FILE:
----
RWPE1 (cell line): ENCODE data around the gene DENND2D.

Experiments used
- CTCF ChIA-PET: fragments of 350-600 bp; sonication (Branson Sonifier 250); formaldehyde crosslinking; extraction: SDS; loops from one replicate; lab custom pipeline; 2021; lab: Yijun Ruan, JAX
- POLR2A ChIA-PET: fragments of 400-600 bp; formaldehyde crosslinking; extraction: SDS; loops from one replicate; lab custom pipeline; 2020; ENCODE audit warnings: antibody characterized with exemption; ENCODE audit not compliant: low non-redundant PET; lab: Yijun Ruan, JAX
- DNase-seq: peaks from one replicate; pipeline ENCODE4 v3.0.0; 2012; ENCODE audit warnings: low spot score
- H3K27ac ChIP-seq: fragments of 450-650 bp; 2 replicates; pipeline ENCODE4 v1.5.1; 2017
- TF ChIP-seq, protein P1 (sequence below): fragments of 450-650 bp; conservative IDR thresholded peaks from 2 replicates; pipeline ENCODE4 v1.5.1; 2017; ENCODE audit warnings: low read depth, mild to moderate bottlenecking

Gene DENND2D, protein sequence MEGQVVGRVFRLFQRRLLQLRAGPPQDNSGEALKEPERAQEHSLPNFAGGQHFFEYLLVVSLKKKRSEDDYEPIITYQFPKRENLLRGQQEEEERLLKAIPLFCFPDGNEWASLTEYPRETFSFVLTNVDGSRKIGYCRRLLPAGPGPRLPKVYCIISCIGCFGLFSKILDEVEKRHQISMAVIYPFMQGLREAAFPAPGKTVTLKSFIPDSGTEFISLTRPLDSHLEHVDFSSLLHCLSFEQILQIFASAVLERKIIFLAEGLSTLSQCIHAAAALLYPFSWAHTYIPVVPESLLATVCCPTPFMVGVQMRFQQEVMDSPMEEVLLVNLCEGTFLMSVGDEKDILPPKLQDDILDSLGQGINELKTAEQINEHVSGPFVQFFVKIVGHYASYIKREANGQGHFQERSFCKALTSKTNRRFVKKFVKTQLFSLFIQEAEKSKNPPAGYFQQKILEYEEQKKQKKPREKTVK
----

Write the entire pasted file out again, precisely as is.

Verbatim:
RWPE1 (cell line): ENCODE data around the gene DENND2D.

Experiments used
- CTCF ChIA-PET: fragments of 350-600 bp; sonication (Branson Sonifier 250); formaldehyde crosslinking; extraction: SDS; loops from one replicate; lab custom pipeline; 2021; lab: Yijun Ruan, JAX
- POLR2A ChIA-PET: fragments of 400-600 bp; formaldehyde crosslinking; extraction: SDS; loops from one replicate; lab custom pipeline; 2020; ENCODE audit warnings: antibody characterized with exemption; ENCODE audit not compliant: low non-redundant PET; lab: Yijun Ruan, JAX
- DNase-seq: peaks from one replicate; pipeline ENCODE4 v3.0.0; 2012; ENCODE audit warnings: low spot score
- H3K27ac ChIP-seq: fragments of 450-650 bp; 2 replicates; pipeline ENCODE4 v1.5.1; 2017
- TF ChIP-seq, protein P1 (sequence below): fragments of 450-650 bp; conservative IDR thresholded peaks from 2 replicates; pipeline ENCODE4 v1.5.1; 2017; ENCODE audit warnings: low read depth, mild to moderate bottlenecking

Gene DENND2D, protein sequence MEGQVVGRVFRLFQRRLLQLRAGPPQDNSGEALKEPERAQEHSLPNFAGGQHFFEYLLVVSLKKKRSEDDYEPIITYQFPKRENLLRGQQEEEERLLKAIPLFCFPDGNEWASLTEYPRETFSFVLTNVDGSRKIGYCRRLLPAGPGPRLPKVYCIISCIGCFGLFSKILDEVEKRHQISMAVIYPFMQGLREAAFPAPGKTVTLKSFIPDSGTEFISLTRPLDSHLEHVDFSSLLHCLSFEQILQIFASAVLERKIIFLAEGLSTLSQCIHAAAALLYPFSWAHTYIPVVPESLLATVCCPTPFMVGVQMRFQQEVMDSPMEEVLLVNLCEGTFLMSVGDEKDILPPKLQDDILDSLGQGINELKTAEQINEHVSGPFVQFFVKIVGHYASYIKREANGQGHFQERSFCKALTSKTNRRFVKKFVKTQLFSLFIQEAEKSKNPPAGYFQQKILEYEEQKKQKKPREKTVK